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How to Make Soup Taste Better, From the Stock to the Toppings to the Leftovers

by News Times USA


While many wonderful stocks are built around a roster of ingredients, from bones and dried seafood to spices, veg scraps, and cheese rinds, the pot needn’t always be a full house! You can extract a clean, strong broth from a combination of water and several pantry ingredients. It’s all about layering powerful flavor-enhancers that you probably already have on hand—bacon, tomato paste, herbs, peppercorns, a Parmesan rind, and, of course, kosher salt.

2. It’s all about that base.

Whether you’re starting with a classic combo—sofrito, mirepoix, the Cajun trinity of onion, green bell pepper, and celery—or just a mishmash of vegetables from your fridge, these aromatics will infuse the whole pot. Sweat them slowly and gently for sweetness, or brown them deeply for a toastier, more savory backbone.

3. Sear before you simmer.

Browning your ingredients on the stovetop or in the oven creates deep, savory flavors that you won’t get from simply adding those same ingredients straight to a pot of water.

Take our Double-Dark Chicken Noodle Soup recipe, for example. By browning the wings on the stovetop, you caramelize all of their nooks and crannies, which, in turn, imbues the stock with flavor.

To achieve a similar goal but keep your hands (and stove) free, consider the oven: For the most savory meat stock, begin by browning the bones (and the veg too!) on a sheet pan. Or bake a halved winter squash, then discard the seeds, scoop out the flesh, and blend with broth. Or, for the tomatoiest tomato soup possible, start by roasting canned whole tomatoes until jammy in order to intensify their umami underpinnings. If you’re tired of babysitting dried beans, bring them to a simmer on the stove, then cover the pot and stick it in a 300° oven: The gentle all-around heat will cook them to tender perfection.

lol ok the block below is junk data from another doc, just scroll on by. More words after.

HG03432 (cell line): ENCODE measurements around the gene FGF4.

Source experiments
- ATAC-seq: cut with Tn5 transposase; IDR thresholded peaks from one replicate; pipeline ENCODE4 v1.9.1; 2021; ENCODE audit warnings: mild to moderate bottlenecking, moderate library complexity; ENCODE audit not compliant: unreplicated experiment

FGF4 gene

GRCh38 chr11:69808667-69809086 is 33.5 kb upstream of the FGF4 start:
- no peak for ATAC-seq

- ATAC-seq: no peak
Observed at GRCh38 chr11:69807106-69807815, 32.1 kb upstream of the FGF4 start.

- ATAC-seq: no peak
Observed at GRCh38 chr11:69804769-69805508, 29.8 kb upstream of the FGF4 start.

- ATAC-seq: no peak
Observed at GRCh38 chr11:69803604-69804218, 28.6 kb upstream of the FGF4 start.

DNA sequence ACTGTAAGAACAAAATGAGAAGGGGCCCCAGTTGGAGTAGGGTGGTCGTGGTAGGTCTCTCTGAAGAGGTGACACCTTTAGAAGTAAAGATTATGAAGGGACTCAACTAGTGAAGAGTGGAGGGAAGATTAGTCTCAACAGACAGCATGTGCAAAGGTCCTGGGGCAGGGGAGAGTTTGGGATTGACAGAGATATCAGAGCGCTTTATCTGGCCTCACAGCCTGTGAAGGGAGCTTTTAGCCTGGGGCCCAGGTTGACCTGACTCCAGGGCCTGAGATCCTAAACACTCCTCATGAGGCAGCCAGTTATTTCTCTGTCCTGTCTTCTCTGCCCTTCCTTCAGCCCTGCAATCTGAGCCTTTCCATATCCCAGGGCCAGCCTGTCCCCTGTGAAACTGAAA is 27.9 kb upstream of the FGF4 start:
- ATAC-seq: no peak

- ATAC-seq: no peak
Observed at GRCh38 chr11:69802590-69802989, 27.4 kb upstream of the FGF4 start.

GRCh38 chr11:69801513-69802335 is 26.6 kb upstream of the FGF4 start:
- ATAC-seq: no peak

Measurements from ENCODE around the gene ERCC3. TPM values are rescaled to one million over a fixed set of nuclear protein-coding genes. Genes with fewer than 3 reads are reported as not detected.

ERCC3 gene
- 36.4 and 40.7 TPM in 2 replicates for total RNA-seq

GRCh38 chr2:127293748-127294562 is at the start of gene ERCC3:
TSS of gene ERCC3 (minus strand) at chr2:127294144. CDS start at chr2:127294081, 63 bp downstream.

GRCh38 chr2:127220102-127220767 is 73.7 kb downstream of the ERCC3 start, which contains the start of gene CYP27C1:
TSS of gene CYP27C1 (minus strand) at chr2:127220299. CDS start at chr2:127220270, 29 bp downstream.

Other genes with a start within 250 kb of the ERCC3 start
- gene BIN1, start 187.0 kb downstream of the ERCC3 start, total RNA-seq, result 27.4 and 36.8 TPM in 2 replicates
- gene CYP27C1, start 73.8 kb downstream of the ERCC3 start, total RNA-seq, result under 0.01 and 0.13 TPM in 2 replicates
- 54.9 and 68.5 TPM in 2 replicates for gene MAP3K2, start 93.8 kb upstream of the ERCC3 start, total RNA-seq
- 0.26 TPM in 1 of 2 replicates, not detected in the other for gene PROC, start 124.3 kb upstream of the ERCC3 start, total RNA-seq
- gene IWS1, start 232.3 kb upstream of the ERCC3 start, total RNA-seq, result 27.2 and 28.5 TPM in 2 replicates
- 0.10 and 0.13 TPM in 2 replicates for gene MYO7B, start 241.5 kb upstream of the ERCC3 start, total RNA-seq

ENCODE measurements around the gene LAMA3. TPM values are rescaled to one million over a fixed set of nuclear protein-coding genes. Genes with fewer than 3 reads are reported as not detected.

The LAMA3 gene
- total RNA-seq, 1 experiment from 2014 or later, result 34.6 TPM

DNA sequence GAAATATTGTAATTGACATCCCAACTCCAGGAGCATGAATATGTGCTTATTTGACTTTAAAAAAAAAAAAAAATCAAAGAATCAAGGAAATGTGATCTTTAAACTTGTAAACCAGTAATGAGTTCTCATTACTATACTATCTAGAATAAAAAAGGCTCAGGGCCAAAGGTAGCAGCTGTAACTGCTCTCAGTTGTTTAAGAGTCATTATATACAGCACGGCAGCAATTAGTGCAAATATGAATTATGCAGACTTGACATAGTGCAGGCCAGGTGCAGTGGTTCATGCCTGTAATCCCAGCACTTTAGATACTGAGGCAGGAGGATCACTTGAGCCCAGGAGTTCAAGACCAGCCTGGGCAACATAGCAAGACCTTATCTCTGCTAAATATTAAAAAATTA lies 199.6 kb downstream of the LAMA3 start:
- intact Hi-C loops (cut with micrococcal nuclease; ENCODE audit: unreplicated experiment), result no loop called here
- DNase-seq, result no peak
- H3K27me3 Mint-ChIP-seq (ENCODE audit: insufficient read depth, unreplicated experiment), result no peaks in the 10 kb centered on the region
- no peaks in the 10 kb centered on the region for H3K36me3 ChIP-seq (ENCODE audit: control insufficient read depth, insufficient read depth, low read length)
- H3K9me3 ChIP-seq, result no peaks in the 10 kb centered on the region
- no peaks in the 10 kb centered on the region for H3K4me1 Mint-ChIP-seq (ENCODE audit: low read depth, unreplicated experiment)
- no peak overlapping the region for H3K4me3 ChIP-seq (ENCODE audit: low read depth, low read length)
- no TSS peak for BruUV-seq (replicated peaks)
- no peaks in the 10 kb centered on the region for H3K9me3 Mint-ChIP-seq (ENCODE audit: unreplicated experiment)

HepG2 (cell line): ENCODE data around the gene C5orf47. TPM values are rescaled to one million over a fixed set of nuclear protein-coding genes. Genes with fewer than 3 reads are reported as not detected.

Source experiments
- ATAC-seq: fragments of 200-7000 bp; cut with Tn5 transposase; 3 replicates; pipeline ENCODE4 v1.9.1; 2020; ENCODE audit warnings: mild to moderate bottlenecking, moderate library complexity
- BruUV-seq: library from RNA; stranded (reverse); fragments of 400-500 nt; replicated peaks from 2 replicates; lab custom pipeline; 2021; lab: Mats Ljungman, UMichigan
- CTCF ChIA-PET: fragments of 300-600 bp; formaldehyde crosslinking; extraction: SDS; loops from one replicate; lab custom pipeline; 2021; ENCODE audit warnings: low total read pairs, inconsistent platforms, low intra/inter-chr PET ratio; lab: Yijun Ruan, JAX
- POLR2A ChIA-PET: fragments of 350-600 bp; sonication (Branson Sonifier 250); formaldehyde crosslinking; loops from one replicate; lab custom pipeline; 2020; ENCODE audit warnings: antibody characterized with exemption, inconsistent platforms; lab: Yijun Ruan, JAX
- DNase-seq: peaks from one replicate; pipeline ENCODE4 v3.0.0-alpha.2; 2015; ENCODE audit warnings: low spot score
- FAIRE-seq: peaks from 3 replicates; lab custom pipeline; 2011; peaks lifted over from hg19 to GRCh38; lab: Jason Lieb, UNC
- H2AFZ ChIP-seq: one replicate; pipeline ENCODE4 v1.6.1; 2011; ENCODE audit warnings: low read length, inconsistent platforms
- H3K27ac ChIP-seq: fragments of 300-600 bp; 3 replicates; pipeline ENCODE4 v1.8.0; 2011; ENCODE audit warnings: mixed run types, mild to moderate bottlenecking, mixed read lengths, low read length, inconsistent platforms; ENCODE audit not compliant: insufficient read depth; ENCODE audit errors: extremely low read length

4. Season as you go.

Adding unseasoned ingredients to seasoned ones makes your mixture bland. This is why it’s imperative to add salt not just when the dish is complete but at every stage of the process. Sweating aromatics? Season them. Adding more stock? Salt it. Tossing a bunch of veg into the pot? You get the point. Taste constantly and adjust as you go—you’ll be amazed at the intensity that comes through when you nail it.

5. For silky purées, sweat your vegetables.

Simmering vegetables in a covered pot over low heat so that they steam in their own liquid—a French technique called à l’étouffée—is the ticket to achieving a soup with pronounced depth. We love this method with cauliflower, but also try it with celeriac or rutabagas.

6. Make it creamy—without cream. 

It’s possible to replicate the silky richness of cream without drizzling in dairy—and to add even more flavor along the way. Blend in a big spoonful of nut or seed butter (peanut, almond, cashew, tahini), cooked beans, or a scoop of hummus. Or incorporate a peeled, boiled potato, cubes of crustless bread, or steamed or roasted cauliflower. If you’re not excited by puréed soup but you still crave creaminess, cook rice or barley in the stock for a porridge-like consistency, thicken it with a chickpea flour slurry, or mix in coconut milk or coconut cream for heat-cutting sweetness 



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